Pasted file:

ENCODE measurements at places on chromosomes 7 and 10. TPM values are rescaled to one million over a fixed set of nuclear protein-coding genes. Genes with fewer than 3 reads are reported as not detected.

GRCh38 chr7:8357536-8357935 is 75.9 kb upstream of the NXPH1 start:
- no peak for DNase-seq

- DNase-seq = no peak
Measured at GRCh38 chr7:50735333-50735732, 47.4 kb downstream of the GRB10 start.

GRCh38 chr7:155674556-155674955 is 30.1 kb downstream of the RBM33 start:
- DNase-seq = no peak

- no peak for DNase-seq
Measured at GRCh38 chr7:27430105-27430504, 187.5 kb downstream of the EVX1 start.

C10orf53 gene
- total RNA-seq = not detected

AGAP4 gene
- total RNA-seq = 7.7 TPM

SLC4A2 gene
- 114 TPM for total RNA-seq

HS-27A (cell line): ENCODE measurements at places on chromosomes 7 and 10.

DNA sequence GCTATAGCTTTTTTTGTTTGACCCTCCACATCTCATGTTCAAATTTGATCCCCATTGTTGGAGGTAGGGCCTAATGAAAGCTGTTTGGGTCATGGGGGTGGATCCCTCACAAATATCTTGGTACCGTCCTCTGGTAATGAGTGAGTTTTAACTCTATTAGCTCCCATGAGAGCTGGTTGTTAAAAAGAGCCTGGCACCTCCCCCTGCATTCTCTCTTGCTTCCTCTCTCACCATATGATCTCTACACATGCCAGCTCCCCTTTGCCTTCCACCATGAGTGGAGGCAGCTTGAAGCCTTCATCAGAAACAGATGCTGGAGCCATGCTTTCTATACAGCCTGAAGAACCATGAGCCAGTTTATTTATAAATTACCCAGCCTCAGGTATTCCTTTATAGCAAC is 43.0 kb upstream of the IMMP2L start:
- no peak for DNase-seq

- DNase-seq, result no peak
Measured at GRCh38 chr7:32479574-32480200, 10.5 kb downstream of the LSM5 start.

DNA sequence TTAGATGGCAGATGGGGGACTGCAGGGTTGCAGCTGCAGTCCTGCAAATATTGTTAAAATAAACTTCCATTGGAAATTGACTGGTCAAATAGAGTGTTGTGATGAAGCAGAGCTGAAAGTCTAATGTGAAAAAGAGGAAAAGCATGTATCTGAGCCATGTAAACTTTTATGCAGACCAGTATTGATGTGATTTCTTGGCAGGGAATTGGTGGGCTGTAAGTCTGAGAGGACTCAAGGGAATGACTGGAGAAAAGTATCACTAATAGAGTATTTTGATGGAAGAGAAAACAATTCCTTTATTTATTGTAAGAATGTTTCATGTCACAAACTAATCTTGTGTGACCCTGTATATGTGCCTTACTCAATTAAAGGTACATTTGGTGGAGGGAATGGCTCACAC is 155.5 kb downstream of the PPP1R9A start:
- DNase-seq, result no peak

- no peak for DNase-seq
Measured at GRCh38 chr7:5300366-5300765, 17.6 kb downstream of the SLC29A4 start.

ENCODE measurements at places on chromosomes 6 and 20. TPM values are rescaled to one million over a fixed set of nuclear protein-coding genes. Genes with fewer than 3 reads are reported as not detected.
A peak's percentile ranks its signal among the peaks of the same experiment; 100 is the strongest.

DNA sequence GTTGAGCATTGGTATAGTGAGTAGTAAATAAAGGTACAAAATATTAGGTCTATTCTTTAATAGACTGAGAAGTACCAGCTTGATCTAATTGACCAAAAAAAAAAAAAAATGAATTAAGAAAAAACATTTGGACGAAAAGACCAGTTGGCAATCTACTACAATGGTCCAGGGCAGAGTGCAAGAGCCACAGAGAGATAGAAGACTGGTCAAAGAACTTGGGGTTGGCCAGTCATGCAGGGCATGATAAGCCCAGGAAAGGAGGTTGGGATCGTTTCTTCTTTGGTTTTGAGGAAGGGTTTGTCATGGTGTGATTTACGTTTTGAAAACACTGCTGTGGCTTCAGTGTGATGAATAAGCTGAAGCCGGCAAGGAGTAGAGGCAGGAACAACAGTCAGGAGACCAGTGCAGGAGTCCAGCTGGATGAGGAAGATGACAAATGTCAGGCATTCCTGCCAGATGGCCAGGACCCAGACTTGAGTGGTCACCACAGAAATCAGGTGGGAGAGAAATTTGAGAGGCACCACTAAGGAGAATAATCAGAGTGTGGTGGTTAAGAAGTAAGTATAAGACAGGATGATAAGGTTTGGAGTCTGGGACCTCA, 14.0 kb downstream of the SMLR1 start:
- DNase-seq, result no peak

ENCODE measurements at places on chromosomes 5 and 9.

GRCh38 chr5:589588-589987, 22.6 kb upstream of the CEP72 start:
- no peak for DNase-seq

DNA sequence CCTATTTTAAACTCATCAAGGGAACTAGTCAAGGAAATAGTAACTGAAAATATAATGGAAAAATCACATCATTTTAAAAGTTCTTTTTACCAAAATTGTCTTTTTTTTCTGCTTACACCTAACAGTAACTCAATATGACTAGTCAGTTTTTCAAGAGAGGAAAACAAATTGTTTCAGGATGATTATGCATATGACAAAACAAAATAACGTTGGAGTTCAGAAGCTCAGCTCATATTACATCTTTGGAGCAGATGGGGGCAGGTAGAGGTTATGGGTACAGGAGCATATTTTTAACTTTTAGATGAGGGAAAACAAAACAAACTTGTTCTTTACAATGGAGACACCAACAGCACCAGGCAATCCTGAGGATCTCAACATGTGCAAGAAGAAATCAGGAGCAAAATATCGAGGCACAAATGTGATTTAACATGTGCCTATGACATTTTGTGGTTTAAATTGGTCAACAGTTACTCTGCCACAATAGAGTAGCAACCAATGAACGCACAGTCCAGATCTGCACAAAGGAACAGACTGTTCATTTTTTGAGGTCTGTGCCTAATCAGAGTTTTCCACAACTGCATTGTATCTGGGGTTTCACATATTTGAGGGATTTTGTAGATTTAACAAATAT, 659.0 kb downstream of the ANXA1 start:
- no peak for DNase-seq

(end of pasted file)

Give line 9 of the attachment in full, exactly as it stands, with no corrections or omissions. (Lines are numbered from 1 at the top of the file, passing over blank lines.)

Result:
Measured at GRCh38 chr7:27430105-27430504, 187.5 kb downstream of the EVX1 start.